Installing glass panels instead of drywall around your home will maximize the natural light in your space. As a result, you can save energy on lighting. Your home will be bright and airy, and every area and corner will probably be a picture-perfect spot. If you like indoor plants, your home will also be a sanctuary for them.
However, considering the price of glass panels, is building a glasshouse a cost-efficient idea?
The answer depends on different factors. Consider the following before making a decision:
Tempered glass is the typical glass used in home construction. Each panel costs between $25 and $75 per square foot. If you also install glass doors, expect to pay $1,000 to $3,000 apiece.
Labor is another expense altogether. Installers may charge $35 to $150 per hour, depending on your location.
Window walls, which stretch from floor to ceiling, may cost between $700 and $1,600 per linear foot. Low-end types can cost as low as $240 per linear foot. The reason for the wide gap between prices is customization. Every panel is made to fit a particular space.
Window walls can be made of tempered glass or other types. They usually come with horizontal and vertical metal framing, but frameless types are also available. Frameless window walls suit luxurious homes, offering an uninterrupted view of the outdoors.
One of the main concerns of homeowners about glass panels is safety. Glass panels may break during a strong hurricane or earthquake. But getting a sturdy type of glass with reinforced framing can make glass panels stay intact under pressure.
Tempered glass is about four times stronger than regular annealed glass. If the tempered glass shatters, it breaks down into small, crystal-like pieces without sharp edges, allowing you to stay unhurt if you happen to be near the glass when it breaks. On the other hand, ordinary annealed glass breaks into sharp, jagged pieces that can pierce your skin and cause injuries.
Of course, nobody wants their tempered glass walls to break even if they stay safe. A solution to that is installing security films all over the glass. The film’s adhesive will hold the shards in place if the glass breaks, allowing the entire panel to stay upright.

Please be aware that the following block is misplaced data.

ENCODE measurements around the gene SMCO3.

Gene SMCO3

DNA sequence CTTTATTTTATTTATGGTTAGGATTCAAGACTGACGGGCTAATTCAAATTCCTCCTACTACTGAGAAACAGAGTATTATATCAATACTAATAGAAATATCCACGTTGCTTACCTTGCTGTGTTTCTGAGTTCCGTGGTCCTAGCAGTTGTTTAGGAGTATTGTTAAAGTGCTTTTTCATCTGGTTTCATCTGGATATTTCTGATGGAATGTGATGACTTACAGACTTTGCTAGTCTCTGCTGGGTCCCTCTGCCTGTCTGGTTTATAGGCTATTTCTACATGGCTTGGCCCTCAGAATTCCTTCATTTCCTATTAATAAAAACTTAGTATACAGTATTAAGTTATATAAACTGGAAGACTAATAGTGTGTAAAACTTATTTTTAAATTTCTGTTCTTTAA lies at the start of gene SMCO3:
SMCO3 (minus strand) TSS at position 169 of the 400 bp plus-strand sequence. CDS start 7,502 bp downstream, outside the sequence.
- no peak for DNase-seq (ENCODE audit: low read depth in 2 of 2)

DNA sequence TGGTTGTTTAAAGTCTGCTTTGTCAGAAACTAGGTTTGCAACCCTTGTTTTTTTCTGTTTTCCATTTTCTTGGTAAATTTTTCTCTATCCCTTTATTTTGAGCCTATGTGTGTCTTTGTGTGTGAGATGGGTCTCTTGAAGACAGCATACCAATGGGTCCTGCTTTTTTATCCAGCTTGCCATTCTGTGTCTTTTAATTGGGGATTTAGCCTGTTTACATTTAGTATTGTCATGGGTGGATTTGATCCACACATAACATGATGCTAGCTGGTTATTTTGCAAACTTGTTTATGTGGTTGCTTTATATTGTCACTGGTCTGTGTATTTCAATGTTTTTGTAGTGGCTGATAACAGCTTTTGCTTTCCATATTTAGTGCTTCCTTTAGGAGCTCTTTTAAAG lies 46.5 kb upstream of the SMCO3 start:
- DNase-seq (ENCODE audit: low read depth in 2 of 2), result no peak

Enhanced aesthetic quality is the main benefit of a glasshouse. With natural light bathing your space, you’ll feel more relaxed and closer to nature. Your abode can also exhibit an organic, Zen quality.
If you love the aesthetics of a glasshouse but can’t afford glass panels for your whole home, consider starting with a beautiful glass garden. You can make it a conservatory, sunroom, or wellness room. A glass garden can generate huge energy savings even if it’s only a small space. Make the ceilings high so that the hot air can dissipate and cool the space down during warm days.
4. Type of Glass
If you’re not sold by tempered glass, you can choose among other glass types. Consider shatterproof glass, which is commonly used for windows, skylights, and floors. Like tempered glass, it doesn’t break down into sharp, jagged pieces but into long, spiderweb-like cracks that won’t rain down the floor. Shatterproof glass is more known as laminated glass in the market.
You should also consider the glass’s finish. You’ll most likely opt for clear glass, thanks to all the natural light it will offer. But for certain rooms, like bathrooms and bedrooms, clear glass may create privacy concerns. Though you can use shutters or drapes to cover the glass, there may be instances when you’d prefer to keep the windows exposed. In that case, you may consider frosted glass. Its blurred finish can keep you unseen no matter the time of the day.
Combo glass, the combination of clear and frosted finishes, is also a good way to implement privacy. It’s more common in offices, but a house will look cozy with it, too.
Linen glass is also worth considering. It gives a linen-like texture to the glass, adding dimension and personality. It may fit bathrooms and other small spaces.
Lastly, consider if you’re up to maintaining glass panels. They require frequent cleaning, especially if it often rains in your area. Hard water will leave white marks on the glass, making the surface blurry and disrupting the flow of natural light.
You can use robotic window cleaners to make the task easier. But you still need to inspect for streaks and remove them manually.
Overall, building a glasshouse appears to be worth the money and effort. The only time to hesitate is when you live in a hurricane- or earthquake-prone area or if your budget doesn’t permit it. Even if you can reinforce glass, your safety isn’t worth risking if your area’s climate is unpredictable.